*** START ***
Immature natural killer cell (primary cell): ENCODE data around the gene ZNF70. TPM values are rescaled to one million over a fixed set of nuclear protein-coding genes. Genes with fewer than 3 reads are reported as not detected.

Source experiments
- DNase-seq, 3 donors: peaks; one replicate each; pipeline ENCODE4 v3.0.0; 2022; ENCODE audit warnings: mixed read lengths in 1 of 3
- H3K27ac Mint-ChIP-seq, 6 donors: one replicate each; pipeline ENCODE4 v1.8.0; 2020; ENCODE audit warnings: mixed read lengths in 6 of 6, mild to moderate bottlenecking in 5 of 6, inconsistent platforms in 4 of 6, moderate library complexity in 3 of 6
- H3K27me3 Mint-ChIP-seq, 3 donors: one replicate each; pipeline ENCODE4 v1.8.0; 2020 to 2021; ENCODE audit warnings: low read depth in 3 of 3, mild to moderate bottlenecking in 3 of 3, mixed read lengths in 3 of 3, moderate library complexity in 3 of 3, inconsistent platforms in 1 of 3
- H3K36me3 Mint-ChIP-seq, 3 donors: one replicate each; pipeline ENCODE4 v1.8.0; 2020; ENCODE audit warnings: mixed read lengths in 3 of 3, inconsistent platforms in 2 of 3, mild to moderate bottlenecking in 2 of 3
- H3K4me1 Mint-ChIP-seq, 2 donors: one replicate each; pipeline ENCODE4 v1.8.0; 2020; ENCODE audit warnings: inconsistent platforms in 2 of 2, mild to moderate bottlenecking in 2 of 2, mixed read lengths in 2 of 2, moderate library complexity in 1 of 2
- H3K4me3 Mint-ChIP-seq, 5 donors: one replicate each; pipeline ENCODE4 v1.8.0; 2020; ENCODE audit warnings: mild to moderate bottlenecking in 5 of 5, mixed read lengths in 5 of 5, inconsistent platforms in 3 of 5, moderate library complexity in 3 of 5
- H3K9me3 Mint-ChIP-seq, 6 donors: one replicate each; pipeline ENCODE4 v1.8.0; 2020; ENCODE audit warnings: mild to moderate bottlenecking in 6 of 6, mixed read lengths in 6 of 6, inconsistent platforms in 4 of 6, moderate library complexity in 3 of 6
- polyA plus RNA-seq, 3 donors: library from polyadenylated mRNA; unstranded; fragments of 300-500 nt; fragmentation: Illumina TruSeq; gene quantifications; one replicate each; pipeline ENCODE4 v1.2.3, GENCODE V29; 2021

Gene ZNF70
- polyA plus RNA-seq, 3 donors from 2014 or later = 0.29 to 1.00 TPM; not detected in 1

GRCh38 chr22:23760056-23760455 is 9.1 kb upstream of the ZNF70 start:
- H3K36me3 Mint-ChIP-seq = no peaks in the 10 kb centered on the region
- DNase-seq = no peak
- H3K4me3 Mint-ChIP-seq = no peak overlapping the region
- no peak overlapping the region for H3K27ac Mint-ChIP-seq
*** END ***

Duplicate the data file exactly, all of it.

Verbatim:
Immature natural killer cell (primary cell): ENCODE data around the gene ZNF70. TPM values are rescaled to one million over a fixed set of nuclear protein-coding genes. Genes with fewer than 3 reads are reported as not detected.

Source experiments
- DNase-seq, 3 donors: peaks; one replicate each; pipeline ENCODE4 v3.0.0; 2022; ENCODE audit warnings: mixed read lengths in 1 of 3
- H3K27ac Mint-ChIP-seq, 6 donors: one replicate each; pipeline ENCODE4 v1.8.0; 2020; ENCODE audit warnings: mixed read lengths in 6 of 6, mild to moderate bottlenecking in 5 of 6, inconsistent platforms in 4 of 6, moderate library complexity in 3 of 6
- H3K27me3 Mint-ChIP-seq, 3 donors: one replicate each; pipeline ENCODE4 v1.8.0; 2020 to 2021; ENCODE audit warnings: low read depth in 3 of 3, mild to moderate bottlenecking in 3 of 3, mixed read lengths in 3 of 3, moderate library complexity in 3 of 3, inconsistent platforms in 1 of 3
- H3K36me3 Mint-ChIP-seq, 3 donors: one replicate each; pipeline ENCODE4 v1.8.0; 2020; ENCODE audit warnings: mixed read lengths in 3 of 3, inconsistent platforms in 2 of 3, mild to moderate bottlenecking in 2 of 3
- H3K4me1 Mint-ChIP-seq, 2 donors: one replicate each; pipeline ENCODE4 v1.8.0; 2020; ENCODE audit warnings: inconsistent platforms in 2 of 2, mild to moderate bottlenecking in 2 of 2, mixed read lengths in 2 of 2, moderate library complexity in 1 of 2
- H3K4me3 Mint-ChIP-seq, 5 donors: one replicate each; pipeline ENCODE4 v1.8.0; 2020; ENCODE audit warnings: mild to moderate bottlenecking in 5 of 5, mixed read lengths in 5 of 5, inconsistent platforms in 3 of 5, moderate library complexity in 3 of 5
- H3K9me3 Mint-ChIP-seq, 6 donors: one replicate each; pipeline ENCODE4 v1.8.0; 2020; ENCODE audit warnings: mild to moderate bottlenecking in 6 of 6, mixed read lengths in 6 of 6, inconsistent platforms in 4 of 6, moderate library complexity in 3 of 6
- polyA plus RNA-seq, 3 donors: library from polyadenylated mRNA; unstranded; fragments of 300-500 nt; fragmentation: Illumina TruSeq; gene quantifications; one replicate each; pipeline ENCODE4 v1.2.3, GENCODE V29; 2021

Gene ZNF70
- polyA plus RNA-seq, 3 donors from 2014 or later = 0.29 to 1.00 TPM; not detected in 1

GRCh38 chr22:23760056-23760455 is 9.1 kb upstream of the ZNF70 start:
- H3K36me3 Mint-ChIP-seq = no peaks in the 10 kb centered on the region
- DNase-seq = no peak
- H3K4me3 Mint-ChIP-seq = no peak overlapping the region
- no peak overlapping the region for H3K27ac Mint-ChIP-seq